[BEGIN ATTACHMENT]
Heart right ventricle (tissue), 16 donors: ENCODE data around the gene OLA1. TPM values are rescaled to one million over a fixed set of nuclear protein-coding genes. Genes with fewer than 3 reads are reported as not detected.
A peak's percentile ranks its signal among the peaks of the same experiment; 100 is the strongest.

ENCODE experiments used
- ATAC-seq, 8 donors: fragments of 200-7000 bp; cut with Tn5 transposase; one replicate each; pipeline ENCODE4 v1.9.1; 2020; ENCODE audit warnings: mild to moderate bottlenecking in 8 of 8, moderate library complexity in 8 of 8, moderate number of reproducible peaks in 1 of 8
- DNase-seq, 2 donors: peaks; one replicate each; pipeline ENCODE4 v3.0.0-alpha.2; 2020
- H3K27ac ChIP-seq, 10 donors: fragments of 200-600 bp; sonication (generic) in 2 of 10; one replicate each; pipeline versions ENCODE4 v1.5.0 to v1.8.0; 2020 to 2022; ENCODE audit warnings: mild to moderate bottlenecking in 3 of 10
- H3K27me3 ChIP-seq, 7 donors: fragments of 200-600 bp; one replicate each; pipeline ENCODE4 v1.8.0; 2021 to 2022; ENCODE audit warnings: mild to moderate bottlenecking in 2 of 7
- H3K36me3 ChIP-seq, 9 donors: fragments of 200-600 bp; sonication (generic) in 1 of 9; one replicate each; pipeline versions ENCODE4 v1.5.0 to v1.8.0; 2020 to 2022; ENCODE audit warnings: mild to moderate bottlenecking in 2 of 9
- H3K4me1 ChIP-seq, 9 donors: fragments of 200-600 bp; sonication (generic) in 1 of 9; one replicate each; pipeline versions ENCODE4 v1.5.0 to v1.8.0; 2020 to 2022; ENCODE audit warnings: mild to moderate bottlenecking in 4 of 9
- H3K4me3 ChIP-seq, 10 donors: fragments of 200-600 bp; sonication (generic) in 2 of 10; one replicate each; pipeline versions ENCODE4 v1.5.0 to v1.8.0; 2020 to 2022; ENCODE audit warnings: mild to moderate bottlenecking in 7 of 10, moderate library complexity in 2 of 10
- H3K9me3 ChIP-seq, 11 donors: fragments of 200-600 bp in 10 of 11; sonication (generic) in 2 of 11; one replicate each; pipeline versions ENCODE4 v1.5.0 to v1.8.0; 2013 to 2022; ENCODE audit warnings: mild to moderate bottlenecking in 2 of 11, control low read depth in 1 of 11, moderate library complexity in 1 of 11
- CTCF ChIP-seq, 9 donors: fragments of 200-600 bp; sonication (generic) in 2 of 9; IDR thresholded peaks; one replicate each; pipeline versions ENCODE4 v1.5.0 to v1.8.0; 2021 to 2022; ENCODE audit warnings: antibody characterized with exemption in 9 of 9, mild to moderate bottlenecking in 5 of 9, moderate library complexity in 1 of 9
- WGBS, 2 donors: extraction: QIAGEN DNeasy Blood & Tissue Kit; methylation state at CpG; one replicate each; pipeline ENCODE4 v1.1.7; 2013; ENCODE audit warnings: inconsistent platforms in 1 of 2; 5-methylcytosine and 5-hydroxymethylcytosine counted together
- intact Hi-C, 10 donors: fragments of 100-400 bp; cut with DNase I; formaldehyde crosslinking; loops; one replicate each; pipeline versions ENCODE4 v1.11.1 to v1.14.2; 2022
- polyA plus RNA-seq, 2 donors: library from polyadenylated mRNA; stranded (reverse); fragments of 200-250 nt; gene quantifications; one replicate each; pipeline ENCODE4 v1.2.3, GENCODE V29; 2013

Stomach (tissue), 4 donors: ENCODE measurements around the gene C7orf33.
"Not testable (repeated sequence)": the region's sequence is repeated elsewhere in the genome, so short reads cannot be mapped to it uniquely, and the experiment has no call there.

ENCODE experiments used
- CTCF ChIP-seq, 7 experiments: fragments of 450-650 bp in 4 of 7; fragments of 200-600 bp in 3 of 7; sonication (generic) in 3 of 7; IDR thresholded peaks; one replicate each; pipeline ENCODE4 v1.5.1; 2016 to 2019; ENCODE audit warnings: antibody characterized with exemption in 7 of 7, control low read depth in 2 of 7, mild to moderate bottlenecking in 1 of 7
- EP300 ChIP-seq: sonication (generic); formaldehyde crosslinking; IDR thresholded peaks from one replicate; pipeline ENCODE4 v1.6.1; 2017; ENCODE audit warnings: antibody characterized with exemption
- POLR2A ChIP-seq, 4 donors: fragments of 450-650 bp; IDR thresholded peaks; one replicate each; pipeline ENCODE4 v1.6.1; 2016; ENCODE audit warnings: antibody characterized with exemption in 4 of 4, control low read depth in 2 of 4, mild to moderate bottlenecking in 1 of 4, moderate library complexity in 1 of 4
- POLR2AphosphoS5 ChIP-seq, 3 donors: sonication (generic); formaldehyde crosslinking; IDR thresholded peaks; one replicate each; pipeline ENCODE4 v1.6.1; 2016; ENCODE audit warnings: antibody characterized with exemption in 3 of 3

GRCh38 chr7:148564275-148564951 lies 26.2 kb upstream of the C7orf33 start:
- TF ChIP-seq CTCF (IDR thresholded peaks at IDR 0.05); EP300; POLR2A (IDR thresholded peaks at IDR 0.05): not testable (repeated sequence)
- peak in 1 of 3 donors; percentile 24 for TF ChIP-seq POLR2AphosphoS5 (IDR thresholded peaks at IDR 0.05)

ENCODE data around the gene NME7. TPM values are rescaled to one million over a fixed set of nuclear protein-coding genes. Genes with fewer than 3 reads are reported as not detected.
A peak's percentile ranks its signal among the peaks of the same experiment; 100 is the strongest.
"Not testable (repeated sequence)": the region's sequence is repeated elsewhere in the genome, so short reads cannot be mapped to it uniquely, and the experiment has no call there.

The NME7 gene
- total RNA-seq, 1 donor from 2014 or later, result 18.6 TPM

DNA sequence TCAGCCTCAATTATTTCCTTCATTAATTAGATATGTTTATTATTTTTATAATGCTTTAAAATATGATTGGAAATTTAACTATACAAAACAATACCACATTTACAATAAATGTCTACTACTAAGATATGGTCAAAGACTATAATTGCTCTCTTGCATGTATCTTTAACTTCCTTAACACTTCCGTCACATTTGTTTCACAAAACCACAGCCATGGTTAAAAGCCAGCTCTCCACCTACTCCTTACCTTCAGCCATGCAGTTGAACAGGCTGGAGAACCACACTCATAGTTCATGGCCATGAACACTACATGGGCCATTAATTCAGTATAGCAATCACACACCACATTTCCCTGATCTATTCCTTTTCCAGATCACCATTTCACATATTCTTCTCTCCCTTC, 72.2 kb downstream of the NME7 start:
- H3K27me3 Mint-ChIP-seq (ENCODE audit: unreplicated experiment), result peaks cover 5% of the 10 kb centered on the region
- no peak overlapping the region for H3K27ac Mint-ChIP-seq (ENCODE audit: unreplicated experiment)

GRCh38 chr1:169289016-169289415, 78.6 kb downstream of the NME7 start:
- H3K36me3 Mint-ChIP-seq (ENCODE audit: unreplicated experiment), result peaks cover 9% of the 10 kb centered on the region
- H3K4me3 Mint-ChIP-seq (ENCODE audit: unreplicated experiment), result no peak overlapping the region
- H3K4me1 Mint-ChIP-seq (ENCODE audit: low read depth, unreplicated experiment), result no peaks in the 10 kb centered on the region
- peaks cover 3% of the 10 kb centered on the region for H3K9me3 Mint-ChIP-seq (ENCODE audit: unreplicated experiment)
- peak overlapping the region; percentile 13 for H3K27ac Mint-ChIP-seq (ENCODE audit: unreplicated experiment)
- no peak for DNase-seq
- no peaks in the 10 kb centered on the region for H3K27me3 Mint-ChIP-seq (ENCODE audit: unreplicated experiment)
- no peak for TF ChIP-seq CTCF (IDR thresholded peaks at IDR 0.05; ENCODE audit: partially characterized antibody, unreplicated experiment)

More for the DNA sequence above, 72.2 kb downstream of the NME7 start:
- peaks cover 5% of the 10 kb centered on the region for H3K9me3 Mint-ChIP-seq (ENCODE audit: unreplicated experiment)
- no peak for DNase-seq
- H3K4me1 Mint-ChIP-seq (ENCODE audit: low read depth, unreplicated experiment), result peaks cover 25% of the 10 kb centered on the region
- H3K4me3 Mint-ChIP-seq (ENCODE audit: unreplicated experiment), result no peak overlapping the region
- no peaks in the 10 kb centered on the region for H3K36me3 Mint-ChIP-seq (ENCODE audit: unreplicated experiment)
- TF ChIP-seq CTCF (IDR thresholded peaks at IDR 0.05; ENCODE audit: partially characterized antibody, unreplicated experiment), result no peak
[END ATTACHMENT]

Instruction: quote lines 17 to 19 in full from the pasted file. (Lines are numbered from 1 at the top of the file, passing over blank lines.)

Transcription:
"Not testable (repeated sequence)": the region's sequence is repeated elsewhere in the genome, so short reads cannot be mapped to it uniquely, and the experiment has no call there.

ENCODE experiments used
- CTCF ChIP-seq, 7 experiments: fragments of 450-650 bp in 4 of 7; fragments of 200-600 bp in 3 of 7; sonication (generic) in 3 of 7; IDR thresholded peaks; one replicate each; pipeline ENCODE4 v1.5.1; 2016 to 2019; ENCODE audit warnings: antibody characterized with exemption in 7 of 7, control low read depth in 2 of 7, mild to moderate bottlenecking in 1 of 7